We all want our children to become financially independent one day, but how do we get them started on this path, especially at an early age?
I believe the most important financial principle you can teach your child early on is that managing money is about choices. Money doesn't grow on trees (as the old saying goes) and therefore they need to be given choices on how to spend it.
We give our son an allowance of $3 a week. It's less than the federal minimum wage, but I give it to him in cash so the authorities can't trace it and accuse me of not paying social security (LOL). Anyhow, the $3 gets divided into three containers: spending, saving, and giving. The spending is for things that he wants now. The saving is for things he might want in the future and the giving is for the offering plate at church.
He is allowed to buy anything his heart desires with the spending container: candy, toys, flowers for the ladies, airfare to Mexico. Anything goes really.
He woke up today asking to buy a toy so we took $12 from his spending container and placed it into his Cars wallet before we went to HEB for some grocery shopping. On the way, I told him that if he didn't find a toy he liked at HEB that we would most likely be going to Academy and Walmart (which he hates) later in the day, so he needed to make a decision about whether to buy one at HEB or wait until we go to the other stores (this was a delayed gratification test).
We arrive at the toy aisle and he looks the racks up and down, pointing at toys and asking whether $12 is enough to buy each one. He narrows his choice down to a car and two different motorcycles. He then asks the following questions [along with my answers]:
Can I buy a car and a motorcycle? [no]
Is a Corvette faster than a motorcycle? [yes]
Is a Mustang faster than a motorcycle? [yes]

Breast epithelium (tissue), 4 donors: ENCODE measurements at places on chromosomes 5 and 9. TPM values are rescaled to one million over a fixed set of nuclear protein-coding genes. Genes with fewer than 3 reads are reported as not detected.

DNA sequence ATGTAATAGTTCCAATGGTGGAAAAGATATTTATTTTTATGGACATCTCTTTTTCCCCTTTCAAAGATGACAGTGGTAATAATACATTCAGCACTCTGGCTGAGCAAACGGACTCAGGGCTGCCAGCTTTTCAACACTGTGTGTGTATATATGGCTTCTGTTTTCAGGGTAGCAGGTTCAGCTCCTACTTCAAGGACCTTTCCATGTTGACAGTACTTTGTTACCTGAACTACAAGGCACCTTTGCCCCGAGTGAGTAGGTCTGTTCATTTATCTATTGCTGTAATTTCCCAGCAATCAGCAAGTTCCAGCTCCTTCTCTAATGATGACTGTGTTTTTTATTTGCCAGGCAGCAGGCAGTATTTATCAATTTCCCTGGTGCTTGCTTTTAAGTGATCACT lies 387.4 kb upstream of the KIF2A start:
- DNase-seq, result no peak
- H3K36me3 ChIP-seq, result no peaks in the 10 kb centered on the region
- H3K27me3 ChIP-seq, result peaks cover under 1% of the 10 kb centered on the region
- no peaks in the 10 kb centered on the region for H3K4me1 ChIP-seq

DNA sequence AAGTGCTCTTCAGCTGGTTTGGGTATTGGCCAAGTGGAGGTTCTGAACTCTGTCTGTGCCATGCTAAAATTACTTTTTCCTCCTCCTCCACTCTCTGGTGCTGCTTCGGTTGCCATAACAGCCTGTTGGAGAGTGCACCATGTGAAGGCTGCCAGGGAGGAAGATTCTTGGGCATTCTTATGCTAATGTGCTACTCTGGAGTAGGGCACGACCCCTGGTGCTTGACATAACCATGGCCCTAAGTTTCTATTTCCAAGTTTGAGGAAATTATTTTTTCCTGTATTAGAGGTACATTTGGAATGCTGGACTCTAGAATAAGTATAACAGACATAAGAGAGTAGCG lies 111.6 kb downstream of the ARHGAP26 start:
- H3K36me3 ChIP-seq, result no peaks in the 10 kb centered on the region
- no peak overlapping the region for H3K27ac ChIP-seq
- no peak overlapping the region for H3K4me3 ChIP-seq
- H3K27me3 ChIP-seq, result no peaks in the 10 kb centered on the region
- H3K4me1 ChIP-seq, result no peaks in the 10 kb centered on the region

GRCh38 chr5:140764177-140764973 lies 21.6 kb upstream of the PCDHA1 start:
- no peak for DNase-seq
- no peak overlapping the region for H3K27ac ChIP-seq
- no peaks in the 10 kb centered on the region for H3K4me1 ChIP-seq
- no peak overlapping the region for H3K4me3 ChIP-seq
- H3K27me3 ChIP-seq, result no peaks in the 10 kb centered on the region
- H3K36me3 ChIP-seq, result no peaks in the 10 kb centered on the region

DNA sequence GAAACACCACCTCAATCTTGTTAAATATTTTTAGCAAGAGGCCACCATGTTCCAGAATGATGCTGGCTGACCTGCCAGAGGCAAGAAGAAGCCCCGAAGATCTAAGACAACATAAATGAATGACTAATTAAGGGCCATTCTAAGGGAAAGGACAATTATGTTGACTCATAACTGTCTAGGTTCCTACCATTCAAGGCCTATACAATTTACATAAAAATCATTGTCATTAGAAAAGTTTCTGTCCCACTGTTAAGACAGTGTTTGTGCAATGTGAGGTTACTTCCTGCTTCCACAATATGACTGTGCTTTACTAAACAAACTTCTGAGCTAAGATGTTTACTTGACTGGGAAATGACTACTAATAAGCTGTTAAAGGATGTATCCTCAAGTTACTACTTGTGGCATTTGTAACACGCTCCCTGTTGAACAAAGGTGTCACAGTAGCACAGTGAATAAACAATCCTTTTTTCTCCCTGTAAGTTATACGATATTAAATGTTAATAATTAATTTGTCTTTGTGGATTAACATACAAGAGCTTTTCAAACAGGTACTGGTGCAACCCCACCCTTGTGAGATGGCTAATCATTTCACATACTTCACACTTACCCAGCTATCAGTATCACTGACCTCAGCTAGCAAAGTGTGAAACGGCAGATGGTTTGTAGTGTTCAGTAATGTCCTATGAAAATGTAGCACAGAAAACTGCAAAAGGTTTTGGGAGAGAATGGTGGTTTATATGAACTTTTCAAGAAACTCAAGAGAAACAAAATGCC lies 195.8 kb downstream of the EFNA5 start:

Is a green motorcycle faster than a yellow motorcycle? [it depends]
Is a cheetah faster than a Corvette? [no]
I could see the wheel spinning in his head as he started to focus in on his decision.
Will they have motorcycles at Walmart? [yes]
Does Academy have cars? [yes]
Can I get a toy here and at Walmart? [once again, no]
"Okay, I want the car," he says.
Not only did he make a choice based on the basic financial principle of having limited resources, he did so knowing that another store might have had a cooler car or motorcycle, but he was willing to roll the dice right here and now at HEB. This is the beginning of understanding the opportunity cost of money.
The story doesn't end there. It would have been easy to add the car to our basket and have him repay me for the cost of it. Instead, we handed him his wallet and he handed the money to the cashier. I believe this is a very important psychological aspect of money, especially for kids.
He sees that money is exchanged for things and more importantly, they might hand some change back to him!
Of course, being the astute financial whiz that he is, he proceeds to ask the cashier for HEB Buddy Bucks that he can use at the game wheel, the points of which can be used to buy some cool stuff.
That's my boy.